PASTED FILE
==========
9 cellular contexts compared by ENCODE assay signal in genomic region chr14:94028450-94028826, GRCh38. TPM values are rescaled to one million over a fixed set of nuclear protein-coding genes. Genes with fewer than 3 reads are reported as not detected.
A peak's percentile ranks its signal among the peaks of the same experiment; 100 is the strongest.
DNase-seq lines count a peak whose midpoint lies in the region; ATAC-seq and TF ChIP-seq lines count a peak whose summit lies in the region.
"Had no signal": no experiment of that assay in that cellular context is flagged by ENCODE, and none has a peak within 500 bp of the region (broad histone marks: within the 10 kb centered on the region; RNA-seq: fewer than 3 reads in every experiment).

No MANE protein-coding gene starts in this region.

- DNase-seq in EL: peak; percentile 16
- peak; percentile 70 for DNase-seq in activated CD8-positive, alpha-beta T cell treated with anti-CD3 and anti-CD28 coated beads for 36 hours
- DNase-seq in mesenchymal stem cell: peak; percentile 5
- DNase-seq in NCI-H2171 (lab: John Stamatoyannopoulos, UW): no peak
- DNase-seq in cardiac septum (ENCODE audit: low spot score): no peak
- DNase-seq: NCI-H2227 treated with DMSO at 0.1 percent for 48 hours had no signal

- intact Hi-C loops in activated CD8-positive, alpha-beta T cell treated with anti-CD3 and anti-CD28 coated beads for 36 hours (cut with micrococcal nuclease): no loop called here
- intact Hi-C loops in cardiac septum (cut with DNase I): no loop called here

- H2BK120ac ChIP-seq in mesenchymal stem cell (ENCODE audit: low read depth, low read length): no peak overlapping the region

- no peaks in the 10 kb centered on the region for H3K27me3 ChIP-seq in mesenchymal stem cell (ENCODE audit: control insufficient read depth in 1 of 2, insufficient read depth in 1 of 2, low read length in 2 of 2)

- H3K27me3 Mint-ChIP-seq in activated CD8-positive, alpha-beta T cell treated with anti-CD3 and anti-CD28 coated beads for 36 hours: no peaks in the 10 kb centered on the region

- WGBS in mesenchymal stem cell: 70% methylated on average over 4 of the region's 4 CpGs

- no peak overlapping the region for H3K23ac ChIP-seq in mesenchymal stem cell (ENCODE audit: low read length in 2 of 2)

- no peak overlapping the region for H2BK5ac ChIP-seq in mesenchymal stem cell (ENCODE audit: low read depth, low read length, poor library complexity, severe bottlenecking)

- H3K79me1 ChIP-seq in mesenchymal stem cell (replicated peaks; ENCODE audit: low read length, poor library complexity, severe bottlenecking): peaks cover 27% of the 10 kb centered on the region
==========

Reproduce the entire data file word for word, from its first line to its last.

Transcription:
9 cellular contexts compared by ENCODE assay signal in genomic region chr14:94028450-94028826, GRCh38. TPM values are rescaled to one million over a fixed set of nuclear protein-coding genes. Genes with fewer than 3 reads are reported as not detected.
A peak's percentile ranks its signal among the peaks of the same experiment; 100 is the strongest.
DNase-seq lines count a peak whose midpoint lies in the region; ATAC-seq and TF ChIP-seq lines count a peak whose summit lies in the region.
"Had no signal": no experiment of that assay in that cellular context is flagged by ENCODE, and none has a peak within 500 bp of the region (broad histone marks: within the 10 kb centered on the region; RNA-seq: fewer than 3 reads in every experiment).

No MANE protein-coding gene starts in this region.

- DNase-seq in EL: peak; percentile 16
- peak; percentile 70 for DNase-seq in activated CD8-positive, alpha-beta T cell treated with anti-CD3 and anti-CD28 coated beads for 36 hours
- DNase-seq in mesenchymal stem cell: peak; percentile 5
- DNase-seq in NCI-H2171 (lab: John Stamatoyannopoulos, UW): no peak
- DNase-seq in cardiac septum (ENCODE audit: low spot score): no peak
- DNase-seq: NCI-H2227 treated with DMSO at 0.1 percent for 48 hours had no signal

- intact Hi-C loops in activated CD8-positive, alpha-beta T cell treated with anti-CD3 and anti-CD28 coated beads for 36 hours (cut with micrococcal nuclease): no loop called here
- intact Hi-C loops in cardiac septum (cut with DNase I): no loop called here

- H2BK120ac ChIP-seq in mesenchymal stem cell (ENCODE audit: low read depth, low read length): no peak overlapping the region

- no peaks in the 10 kb centered on the region for H3K27me3 ChIP-seq in mesenchymal stem cell (ENCODE audit: control insufficient read depth in 1 of 2, insufficient read depth in 1 of 2, low read length in 2 of 2)

- H3K27me3 Mint-ChIP-seq in activated CD8-positive, alpha-beta T cell treated with anti-CD3 and anti-CD28 coated beads for 36 hours: no peaks in the 10 kb centered on the region

- WGBS in mesenchymal stem cell: 70% methylated on average over 4 of the region's 4 CpGs

- no peak overlapping the region for H3K23ac ChIP-seq in mesenchymal stem cell (ENCODE audit: low read length in 2 of 2)

- no peak overlapping the region for H2BK5ac ChIP-seq in mesenchymal stem cell (ENCODE audit: low read depth, low read length, poor library complexity, severe bottlenecking)

- H3K79me1 ChIP-seq in mesenchymal stem cell (replicated peaks; ENCODE audit: low read length, poor library complexity, severe bottlenecking): peaks cover 27% of the 10 kb centered on the region